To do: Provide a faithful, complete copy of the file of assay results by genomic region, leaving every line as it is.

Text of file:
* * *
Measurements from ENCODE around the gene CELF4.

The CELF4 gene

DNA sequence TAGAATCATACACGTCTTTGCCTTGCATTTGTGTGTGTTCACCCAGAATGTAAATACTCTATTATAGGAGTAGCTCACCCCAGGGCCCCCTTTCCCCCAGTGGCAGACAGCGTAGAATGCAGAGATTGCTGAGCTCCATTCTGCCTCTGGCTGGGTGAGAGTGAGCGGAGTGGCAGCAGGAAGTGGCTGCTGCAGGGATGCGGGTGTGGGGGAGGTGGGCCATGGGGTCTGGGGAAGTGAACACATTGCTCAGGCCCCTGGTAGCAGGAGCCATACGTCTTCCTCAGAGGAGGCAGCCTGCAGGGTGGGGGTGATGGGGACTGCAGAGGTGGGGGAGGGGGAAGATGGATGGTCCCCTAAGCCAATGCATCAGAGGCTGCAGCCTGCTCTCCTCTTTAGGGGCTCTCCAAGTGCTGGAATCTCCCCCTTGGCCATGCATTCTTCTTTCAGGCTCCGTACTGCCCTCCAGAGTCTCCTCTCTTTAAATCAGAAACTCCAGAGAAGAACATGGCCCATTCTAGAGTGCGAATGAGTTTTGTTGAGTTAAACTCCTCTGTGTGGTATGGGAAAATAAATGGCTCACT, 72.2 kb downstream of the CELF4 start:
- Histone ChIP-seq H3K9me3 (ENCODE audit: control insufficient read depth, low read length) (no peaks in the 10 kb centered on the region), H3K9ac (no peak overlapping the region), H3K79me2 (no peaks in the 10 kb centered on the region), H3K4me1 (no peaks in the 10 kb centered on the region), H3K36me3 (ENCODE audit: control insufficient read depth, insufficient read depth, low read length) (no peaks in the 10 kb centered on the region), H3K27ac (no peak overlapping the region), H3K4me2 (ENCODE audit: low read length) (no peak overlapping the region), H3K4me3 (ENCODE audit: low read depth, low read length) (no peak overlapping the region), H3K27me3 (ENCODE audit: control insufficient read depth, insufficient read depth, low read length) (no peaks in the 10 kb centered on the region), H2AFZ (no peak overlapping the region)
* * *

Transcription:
Measurements from ENCODE around the gene CELF4.

The CELF4 gene

DNA sequence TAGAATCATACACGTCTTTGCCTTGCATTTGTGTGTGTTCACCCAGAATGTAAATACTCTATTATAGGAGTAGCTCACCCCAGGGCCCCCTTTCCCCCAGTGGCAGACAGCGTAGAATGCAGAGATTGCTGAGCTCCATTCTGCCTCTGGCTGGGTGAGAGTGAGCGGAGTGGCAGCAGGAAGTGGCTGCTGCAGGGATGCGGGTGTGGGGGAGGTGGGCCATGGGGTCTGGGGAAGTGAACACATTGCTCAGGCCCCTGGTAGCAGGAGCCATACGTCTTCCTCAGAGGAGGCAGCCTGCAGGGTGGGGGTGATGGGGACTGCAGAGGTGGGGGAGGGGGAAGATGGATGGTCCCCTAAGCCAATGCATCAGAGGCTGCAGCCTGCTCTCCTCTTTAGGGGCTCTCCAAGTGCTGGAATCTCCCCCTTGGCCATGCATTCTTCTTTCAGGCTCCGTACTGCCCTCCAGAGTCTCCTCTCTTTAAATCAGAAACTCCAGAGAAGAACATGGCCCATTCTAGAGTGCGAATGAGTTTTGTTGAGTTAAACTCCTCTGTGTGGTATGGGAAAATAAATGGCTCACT, 72.2 kb downstream of the CELF4 start:
- Histone ChIP-seq H3K9me3 (ENCODE audit: control insufficient read depth, low read length) (no peaks in the 10 kb centered on the region), H3K9ac (no peak overlapping the region), H3K79me2 (no peaks in the 10 kb centered on the region), H3K4me1 (no peaks in the 10 kb centered on the region), H3K36me3 (ENCODE audit: control insufficient read depth, insufficient read depth, low read length) (no peaks in the 10 kb centered on the region), H3K27ac (no peak overlapping the region), H3K4me2 (ENCODE audit: low read length) (no peak overlapping the region), H3K4me3 (ENCODE audit: low read depth, low read length) (no peak overlapping the region), H3K27me3 (ENCODE audit: control insufficient read depth, insufficient read depth, low read length) (no peaks in the 10 kb centered on the region), H2AFZ (no peak overlapping the region)